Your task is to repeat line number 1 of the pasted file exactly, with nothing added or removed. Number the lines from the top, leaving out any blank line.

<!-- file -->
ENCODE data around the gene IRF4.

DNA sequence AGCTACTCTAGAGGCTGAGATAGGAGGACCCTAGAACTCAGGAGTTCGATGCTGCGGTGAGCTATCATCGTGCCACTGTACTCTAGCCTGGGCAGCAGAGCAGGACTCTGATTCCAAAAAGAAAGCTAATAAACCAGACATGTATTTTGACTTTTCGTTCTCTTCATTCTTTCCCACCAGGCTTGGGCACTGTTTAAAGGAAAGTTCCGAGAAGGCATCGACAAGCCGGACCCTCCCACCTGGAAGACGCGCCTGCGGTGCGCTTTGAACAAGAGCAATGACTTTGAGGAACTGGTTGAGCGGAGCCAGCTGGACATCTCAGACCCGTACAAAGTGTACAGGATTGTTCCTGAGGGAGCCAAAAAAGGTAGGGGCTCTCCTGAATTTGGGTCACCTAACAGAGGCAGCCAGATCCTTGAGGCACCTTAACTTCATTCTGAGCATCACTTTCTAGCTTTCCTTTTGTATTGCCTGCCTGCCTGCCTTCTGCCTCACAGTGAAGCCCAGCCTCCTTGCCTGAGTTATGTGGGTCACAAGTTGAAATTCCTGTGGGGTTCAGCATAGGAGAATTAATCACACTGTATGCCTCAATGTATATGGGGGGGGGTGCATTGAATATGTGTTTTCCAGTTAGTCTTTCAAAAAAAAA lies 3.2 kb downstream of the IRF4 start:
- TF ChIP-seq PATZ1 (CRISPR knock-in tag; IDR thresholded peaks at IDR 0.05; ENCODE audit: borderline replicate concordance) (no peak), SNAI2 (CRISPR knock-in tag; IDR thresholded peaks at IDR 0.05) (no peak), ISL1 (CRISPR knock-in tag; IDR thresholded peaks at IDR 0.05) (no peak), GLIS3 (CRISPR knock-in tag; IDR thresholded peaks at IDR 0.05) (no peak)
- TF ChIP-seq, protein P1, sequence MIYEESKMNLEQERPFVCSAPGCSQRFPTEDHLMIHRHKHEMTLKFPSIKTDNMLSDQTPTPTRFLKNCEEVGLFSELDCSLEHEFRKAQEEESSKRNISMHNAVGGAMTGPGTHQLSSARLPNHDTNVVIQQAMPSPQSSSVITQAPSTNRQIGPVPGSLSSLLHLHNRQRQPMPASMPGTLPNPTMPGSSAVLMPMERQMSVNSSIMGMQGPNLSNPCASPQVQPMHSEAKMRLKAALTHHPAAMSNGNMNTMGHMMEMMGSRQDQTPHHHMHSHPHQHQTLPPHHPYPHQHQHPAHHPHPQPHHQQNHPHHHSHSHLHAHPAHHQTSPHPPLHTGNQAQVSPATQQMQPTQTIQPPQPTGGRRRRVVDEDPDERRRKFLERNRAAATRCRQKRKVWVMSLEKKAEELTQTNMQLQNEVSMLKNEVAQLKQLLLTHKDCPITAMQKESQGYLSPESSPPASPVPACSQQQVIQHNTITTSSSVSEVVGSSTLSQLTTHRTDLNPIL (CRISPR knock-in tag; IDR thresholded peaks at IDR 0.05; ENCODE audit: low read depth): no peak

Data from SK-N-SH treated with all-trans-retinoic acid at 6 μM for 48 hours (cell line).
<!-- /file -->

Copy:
ENCODE data around the gene IRF4.